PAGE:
Your website, your rules! A high ranking on Google’s SERP (Search Engine Results Page) puts you in front of people who are actively searching for something that you provide. The more traffic that you generate through organic search to your own website, the more you can control the content that people see and associate with your brand.

2. Go for Google AdWords!

Because you can select which keywords to use, choose which ones to eliminate with negative keywords, and even get so granular as to only select very specific phrases to show up for, you have a certain amount of control over who sees your ad. Proper monitoring of your analytics allows you to be agile, and gives you the ability to add or eliminate keywords or phrases as you see fit.

3. Broaden your reach with Retargeting!

According to, as a general rule, only about 2% of customers convert the first time that they are on your site. Retargeting your ads to these customers after they leave allows you to keep your business (and whatever service or product they were interested in) top of mind. And because your ad will show up on the sites that they choose to visit for news, sports, fashion, etc., you can feel confident that they will have a positive association with your ad and brand.

4. Say Yes to Social Media!

Sponsored posts on platforms like Facebook and Instagram allow you to target as broad or narrow an audience as you’d like. By using demographics like age, education, interests, and even household incomes and postal codes, you can better control who sees your ads. And while an organic presence on these and other platforms (Twitter, Snapchat, etc.) exposes your business to a larger audience, regular monitoring of your social channels allows you to gauge perception of your brand in real-time and to respond to comments which might affect how others feel about you.​

Just as stores do a breakeven on expected revenues from Ivanka’s spring collection versus how many customers they can expect to lose over carrying it, and as Fox holds auditions for the next Bill O’Reilly, Google continues to make changes to appease and win back their big-name advertisers. 

YouTube’s latest policy change involves taking ads off channels with fewer than 10,000 total views across all posted media, in the hopes that truly offensive and brand-tarnishing content will not have amassed widespread popularity and viewership. This, in addition to earlier promises of increased monitoring of content, as well as a host of new tools to help advertisers choose who to include (and eliminate) from the channels their ads are served up on, should be enough to bring many of those lost advertisers back to the fold.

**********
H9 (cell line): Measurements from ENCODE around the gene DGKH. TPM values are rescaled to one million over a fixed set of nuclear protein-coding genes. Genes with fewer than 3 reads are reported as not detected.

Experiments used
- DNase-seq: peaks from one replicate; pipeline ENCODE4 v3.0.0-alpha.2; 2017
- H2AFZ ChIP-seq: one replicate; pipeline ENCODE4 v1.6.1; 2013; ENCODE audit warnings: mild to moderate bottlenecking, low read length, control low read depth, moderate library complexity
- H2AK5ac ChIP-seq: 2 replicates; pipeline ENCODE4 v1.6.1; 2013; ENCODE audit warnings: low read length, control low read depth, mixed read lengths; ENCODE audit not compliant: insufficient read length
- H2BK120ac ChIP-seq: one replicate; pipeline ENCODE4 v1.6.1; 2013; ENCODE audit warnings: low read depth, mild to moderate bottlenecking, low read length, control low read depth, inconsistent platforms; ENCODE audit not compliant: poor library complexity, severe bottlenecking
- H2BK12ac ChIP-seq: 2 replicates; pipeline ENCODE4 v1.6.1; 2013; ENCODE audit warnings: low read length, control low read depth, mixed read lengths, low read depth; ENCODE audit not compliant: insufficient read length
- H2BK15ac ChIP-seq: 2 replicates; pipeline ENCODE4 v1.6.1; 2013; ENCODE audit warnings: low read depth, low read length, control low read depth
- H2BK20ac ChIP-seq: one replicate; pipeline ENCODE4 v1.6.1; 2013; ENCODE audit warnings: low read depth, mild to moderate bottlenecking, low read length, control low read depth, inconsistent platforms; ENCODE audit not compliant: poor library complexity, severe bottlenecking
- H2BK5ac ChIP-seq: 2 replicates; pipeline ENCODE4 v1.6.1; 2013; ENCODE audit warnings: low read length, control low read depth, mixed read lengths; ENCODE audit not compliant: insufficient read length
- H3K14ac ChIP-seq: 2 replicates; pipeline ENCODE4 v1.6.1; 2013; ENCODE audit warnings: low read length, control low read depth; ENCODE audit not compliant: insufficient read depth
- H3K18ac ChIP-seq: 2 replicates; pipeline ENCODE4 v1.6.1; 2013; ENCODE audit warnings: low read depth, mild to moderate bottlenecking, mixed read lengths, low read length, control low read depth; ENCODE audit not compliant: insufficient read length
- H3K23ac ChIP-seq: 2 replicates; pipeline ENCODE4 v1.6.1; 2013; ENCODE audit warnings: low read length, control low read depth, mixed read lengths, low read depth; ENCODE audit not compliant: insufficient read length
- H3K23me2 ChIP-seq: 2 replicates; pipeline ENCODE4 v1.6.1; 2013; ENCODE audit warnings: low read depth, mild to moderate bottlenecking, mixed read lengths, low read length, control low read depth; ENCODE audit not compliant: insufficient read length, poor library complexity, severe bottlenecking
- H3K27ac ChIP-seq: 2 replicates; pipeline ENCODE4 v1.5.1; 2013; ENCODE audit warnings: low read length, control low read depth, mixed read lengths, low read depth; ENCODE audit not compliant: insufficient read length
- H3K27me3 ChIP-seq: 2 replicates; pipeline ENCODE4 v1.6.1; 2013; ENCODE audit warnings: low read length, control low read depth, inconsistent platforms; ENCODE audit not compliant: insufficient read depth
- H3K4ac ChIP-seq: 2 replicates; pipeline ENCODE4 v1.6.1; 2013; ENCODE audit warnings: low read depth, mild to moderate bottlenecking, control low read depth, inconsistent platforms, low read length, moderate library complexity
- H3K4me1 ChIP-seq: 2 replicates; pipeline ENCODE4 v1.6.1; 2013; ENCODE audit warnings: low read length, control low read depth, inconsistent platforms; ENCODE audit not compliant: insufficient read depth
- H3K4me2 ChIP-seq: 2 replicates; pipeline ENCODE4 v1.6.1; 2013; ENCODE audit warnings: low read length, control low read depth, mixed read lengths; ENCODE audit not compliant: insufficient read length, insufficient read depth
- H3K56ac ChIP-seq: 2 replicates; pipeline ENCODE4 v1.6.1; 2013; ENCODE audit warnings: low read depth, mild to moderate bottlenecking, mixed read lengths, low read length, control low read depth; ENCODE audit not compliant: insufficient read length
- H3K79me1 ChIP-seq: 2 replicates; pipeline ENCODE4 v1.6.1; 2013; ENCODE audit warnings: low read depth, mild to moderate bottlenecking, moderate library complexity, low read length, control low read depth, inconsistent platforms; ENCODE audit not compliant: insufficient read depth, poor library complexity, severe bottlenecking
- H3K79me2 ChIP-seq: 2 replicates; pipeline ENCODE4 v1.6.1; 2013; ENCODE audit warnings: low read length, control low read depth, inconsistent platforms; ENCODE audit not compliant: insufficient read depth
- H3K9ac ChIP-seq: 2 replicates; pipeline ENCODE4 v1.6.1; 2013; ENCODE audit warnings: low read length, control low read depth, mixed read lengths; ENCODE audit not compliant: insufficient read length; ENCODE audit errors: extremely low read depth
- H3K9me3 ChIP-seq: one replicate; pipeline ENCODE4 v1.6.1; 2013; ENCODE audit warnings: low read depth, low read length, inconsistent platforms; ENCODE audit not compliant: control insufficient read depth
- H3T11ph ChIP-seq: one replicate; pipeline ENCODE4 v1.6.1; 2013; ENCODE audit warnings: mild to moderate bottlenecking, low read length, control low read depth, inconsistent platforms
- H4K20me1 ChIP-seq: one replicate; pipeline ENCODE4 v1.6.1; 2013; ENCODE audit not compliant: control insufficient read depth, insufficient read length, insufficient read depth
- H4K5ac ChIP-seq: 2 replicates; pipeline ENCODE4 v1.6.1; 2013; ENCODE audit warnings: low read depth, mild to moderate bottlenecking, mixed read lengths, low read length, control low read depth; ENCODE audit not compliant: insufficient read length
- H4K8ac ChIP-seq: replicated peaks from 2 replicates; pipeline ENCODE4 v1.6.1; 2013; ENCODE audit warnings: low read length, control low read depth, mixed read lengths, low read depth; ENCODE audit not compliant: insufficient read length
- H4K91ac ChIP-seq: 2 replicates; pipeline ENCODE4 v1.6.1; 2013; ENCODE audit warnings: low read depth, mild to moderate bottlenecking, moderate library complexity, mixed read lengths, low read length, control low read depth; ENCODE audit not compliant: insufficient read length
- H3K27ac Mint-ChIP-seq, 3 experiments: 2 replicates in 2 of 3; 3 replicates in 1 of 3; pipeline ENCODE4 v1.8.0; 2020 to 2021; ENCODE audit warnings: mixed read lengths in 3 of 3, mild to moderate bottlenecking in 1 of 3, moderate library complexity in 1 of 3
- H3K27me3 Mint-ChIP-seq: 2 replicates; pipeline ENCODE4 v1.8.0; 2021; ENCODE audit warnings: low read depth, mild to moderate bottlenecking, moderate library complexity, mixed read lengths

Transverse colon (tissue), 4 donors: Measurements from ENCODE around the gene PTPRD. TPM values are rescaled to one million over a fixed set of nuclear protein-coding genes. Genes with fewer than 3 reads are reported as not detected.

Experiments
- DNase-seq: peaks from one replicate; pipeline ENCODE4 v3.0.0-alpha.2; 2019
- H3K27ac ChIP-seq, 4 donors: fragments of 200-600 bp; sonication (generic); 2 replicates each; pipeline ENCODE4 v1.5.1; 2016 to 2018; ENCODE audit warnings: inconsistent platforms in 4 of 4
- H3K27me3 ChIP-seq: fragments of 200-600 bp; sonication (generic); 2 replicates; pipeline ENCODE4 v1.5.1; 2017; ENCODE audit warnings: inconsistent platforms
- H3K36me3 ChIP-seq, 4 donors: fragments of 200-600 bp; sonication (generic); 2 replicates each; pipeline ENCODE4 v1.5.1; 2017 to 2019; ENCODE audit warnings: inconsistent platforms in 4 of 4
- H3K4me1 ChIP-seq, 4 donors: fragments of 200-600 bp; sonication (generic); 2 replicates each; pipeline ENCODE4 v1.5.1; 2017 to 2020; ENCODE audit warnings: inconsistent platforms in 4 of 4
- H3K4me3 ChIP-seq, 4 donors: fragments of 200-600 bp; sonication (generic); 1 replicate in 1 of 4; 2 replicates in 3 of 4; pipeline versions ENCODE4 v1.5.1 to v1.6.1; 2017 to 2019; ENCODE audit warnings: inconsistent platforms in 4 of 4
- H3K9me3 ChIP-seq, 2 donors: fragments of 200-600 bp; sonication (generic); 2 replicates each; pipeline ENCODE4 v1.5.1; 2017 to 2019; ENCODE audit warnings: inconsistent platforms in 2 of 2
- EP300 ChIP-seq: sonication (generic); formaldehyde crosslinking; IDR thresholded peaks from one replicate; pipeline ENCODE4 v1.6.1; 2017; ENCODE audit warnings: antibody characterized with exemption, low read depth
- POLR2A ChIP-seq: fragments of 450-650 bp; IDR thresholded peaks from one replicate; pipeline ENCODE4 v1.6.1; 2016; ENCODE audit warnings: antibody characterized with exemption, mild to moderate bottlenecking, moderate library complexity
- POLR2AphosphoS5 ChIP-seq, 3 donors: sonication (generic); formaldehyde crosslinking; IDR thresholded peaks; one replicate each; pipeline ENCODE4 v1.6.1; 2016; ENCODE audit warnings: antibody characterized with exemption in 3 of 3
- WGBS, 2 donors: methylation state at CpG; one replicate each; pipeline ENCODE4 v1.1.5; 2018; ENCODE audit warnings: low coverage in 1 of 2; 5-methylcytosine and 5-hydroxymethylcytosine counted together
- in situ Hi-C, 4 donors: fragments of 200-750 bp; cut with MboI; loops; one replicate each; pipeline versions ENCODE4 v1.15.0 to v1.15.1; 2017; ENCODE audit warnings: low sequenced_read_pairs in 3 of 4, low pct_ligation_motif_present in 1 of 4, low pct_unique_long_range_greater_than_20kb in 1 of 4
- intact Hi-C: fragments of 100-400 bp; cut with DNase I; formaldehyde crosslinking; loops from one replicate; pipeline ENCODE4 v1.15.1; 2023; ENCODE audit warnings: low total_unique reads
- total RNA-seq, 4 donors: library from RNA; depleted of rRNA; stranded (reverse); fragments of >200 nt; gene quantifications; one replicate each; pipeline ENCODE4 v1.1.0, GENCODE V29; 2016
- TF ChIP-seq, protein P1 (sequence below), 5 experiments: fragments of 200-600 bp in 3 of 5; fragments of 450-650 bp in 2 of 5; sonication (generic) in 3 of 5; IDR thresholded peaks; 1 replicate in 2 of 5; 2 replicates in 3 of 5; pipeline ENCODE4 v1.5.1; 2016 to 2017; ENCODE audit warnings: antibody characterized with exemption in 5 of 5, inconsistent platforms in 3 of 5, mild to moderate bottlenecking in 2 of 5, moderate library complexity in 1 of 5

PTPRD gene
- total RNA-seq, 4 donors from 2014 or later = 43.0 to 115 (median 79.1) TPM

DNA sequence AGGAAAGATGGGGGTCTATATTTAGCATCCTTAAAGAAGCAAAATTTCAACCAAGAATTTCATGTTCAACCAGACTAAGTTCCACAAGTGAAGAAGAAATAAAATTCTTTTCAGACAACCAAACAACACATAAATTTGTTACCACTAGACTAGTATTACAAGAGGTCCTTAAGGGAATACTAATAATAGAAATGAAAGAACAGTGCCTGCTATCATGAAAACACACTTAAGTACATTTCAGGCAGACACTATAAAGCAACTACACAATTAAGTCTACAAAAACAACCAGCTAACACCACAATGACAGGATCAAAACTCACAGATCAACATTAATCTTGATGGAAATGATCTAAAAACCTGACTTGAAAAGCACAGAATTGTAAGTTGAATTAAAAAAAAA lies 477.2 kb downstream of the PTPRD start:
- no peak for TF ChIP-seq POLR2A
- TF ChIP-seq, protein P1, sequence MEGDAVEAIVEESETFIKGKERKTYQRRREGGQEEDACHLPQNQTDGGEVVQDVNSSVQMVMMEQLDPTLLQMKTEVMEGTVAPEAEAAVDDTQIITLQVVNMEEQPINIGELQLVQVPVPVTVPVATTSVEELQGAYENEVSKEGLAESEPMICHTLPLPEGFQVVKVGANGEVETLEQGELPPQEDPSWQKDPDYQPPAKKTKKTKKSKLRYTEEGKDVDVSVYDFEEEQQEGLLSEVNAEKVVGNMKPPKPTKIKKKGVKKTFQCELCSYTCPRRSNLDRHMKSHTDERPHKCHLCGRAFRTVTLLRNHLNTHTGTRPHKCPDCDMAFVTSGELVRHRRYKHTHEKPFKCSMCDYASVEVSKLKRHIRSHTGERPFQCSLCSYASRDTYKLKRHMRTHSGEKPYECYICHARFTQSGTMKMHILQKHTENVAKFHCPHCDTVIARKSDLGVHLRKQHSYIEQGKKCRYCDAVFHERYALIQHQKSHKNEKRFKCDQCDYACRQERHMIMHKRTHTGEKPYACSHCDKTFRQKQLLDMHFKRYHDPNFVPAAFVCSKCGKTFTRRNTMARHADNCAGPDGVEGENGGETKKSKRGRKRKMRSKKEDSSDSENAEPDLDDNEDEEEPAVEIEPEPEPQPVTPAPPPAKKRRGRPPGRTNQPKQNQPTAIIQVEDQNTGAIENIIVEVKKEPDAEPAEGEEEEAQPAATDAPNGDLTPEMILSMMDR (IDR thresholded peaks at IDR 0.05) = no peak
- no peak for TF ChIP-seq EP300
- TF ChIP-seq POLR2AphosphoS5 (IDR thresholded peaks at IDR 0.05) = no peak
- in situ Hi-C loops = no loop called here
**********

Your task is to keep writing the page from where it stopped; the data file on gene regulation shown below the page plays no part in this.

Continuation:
It has been said that with great power comes great responsibility: online marketing has given businesses the ability to reach customers like never before, but this has come with a price. The work involved in creating a media plan for print ads and TV commercials at the beginning of a campaign pales in comparison to creating online content, tracking analytics and sentiment, and ensuring that your brand’s image is intact across a multitude of channels on a near daily basis. 

Brand game

Some businesses will use a “set it and forget it” approach with the view that just being where people are looking is enough. Unfortunately, this can do more harm than good: while you cannot control what people say about your business or associate your brand with online, a regular and high level of engagement means that you can absolutely steer the narrative in the right direction.

Like everything else, no advertising medium comes with a risk-free guarantee – the only thing that you can control is how much effort and time you put into mitigating those risks. And if you don’t have the time, resources, or expertise to go it alone, I highly recommend partnering with someone who does!